State lawmakers did nothing to address climate change and sea level rise in the legislative session, but Florida local communities are making their own commitments to a carbon-free future.
The city commission of the relatively small town of South Miami (population: 12,000) unanimously passed a resolution this week committing to transitioning to a 100 percent clean, renewable community-wide energy plan by 2040. It’s the first city in South Florida – and the eighth in the Sunshine State – to commit to exclusively renewable sources of energy in the upcoming decades.
South Miami is now the 122nd city in the U.S. to commit to transitioning away from fossil fuels (coal, oil, natural gas), which cause the “greenhouse effect” that’s warming the planet. Local governments in Dunedin, Gainesville, Largo, Orlando, St. Petersburg, Sarasota and Tallahassee have all committed to clean energy goals.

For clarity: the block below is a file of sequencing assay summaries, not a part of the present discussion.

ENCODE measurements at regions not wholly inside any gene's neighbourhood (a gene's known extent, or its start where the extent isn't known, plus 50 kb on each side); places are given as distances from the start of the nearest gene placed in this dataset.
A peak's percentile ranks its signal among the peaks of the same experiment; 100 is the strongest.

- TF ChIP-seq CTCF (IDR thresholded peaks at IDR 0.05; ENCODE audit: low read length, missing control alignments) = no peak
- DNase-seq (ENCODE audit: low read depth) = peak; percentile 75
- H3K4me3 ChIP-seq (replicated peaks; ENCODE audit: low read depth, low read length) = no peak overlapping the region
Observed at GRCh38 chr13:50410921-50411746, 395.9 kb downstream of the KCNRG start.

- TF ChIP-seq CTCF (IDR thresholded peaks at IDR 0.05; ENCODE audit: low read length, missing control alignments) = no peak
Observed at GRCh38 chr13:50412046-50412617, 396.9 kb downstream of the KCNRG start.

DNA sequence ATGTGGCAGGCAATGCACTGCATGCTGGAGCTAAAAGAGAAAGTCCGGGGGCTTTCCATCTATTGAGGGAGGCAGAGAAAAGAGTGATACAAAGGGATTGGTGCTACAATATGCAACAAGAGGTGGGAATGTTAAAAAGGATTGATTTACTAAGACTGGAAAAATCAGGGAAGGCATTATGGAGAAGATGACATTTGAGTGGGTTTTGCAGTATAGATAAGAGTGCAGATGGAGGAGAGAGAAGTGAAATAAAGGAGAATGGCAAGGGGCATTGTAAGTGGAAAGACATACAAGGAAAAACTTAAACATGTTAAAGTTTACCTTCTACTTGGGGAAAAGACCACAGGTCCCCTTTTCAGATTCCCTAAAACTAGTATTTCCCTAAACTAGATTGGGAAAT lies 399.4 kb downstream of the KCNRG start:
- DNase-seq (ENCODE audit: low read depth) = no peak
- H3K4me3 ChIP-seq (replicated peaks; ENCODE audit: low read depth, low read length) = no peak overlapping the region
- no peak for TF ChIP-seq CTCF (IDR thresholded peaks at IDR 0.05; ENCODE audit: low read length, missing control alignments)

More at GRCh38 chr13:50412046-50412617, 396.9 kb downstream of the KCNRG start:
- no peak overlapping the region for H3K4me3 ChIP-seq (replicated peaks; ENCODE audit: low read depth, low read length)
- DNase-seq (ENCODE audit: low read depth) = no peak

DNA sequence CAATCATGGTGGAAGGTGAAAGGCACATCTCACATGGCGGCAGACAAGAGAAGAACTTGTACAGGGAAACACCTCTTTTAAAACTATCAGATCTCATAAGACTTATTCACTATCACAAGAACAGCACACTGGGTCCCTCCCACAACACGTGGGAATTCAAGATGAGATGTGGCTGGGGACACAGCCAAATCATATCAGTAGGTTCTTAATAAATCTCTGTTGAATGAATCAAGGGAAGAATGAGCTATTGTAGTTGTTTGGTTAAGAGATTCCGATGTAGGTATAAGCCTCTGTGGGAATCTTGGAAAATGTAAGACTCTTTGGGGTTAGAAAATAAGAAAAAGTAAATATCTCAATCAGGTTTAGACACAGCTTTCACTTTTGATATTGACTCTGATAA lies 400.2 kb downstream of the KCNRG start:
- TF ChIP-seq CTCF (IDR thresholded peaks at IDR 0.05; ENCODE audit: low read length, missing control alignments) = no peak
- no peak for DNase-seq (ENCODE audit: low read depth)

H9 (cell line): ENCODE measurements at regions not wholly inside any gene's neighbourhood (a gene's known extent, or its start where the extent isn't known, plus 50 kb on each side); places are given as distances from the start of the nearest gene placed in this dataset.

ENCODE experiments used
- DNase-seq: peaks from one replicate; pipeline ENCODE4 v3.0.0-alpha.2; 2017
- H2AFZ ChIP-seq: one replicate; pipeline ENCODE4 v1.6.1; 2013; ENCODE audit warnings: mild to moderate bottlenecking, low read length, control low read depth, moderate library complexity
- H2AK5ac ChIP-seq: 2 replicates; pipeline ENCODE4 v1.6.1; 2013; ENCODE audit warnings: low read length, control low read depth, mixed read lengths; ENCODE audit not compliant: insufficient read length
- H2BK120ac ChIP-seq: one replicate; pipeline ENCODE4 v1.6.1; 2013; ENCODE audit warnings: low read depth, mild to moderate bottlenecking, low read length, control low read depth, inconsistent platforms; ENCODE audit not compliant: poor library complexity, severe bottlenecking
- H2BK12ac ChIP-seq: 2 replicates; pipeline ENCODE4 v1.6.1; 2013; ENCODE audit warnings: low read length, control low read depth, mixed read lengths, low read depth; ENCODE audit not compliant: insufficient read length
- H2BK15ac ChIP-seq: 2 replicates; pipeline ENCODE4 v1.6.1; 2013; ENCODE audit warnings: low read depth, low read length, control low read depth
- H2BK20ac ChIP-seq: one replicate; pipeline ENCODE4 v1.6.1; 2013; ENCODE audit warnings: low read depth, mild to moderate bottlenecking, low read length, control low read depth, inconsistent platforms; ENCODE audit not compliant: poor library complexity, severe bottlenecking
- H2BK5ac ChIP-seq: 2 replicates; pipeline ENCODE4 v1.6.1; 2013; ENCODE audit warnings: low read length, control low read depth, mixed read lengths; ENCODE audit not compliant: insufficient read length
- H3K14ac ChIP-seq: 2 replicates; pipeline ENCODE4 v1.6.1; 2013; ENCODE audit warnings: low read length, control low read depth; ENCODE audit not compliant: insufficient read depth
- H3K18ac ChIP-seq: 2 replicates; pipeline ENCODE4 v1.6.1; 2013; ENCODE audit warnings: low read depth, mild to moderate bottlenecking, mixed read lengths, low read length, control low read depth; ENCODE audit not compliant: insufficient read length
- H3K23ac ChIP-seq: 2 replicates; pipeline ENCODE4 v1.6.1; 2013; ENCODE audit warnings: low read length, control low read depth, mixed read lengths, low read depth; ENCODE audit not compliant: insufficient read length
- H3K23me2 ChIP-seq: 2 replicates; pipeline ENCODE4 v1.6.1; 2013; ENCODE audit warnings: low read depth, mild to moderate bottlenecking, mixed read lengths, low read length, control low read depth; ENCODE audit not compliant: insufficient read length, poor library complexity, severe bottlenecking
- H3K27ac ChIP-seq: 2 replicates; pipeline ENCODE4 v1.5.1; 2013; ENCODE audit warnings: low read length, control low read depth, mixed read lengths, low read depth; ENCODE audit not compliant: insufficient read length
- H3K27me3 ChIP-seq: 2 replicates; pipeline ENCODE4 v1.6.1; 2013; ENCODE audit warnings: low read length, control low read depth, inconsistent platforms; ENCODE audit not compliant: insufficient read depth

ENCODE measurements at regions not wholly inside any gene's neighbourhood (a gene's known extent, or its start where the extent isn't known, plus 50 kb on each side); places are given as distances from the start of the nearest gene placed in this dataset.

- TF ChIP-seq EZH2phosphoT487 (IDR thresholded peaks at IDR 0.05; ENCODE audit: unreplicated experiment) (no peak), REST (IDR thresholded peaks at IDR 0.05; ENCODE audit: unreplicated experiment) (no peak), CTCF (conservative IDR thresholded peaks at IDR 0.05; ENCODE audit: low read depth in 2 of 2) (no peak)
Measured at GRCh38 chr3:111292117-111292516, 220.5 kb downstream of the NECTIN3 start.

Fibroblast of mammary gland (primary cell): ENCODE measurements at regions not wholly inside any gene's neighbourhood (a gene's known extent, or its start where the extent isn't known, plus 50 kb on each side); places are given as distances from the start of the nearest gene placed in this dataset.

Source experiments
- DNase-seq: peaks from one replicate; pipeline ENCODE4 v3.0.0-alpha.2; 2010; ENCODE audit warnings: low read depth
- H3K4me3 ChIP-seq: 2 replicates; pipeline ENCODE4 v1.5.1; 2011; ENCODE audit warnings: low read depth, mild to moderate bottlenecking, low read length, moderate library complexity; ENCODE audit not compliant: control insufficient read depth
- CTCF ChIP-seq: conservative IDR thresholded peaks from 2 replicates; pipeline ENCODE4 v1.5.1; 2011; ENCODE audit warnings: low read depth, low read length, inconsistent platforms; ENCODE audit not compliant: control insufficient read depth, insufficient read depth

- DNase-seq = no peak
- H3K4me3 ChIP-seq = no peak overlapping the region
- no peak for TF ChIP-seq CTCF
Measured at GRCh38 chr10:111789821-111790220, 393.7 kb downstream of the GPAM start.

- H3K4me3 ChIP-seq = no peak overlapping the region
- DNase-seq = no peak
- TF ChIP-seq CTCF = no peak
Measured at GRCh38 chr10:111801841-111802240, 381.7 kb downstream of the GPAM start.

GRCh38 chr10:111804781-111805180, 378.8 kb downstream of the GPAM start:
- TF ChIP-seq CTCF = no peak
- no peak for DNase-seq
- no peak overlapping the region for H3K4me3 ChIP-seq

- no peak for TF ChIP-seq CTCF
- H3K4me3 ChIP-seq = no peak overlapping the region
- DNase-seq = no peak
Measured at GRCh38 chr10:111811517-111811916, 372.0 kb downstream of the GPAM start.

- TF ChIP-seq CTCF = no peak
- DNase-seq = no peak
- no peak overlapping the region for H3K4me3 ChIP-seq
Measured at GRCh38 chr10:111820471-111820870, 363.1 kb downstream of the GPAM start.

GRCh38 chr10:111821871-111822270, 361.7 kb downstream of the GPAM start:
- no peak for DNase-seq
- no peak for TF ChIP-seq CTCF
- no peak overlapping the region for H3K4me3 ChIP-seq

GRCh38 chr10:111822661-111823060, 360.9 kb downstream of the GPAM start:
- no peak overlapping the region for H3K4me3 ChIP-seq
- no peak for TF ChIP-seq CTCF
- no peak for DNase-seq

“South Miami’s new commitment to a 100 percent clean and renewable energy supply community-wide is the natural extension of our history of commitment to the planet, our children, and the natural world,” said South Miami Mayor Phil Stoddard. “Now we have to roll up our sleeves, fill out our budget, and move this commitment from paper to reality. We invited our neighboring municipalities to join us in transforming our economy and infrastructure to a more sustainable way of life.”
While the state Legislature again punted on passing any meaningful climate change legislation, Governor Ron DeSantis has given climate activists some hope with his announcement that he will soon be hiring a “chief resiliency officer.”
According to a job description listed on LinkedIn, the position “will prepare Florida for the environmental, physical and economic impacts of climate change, especially sea level rise.”
Candidates have until May 20 to apply.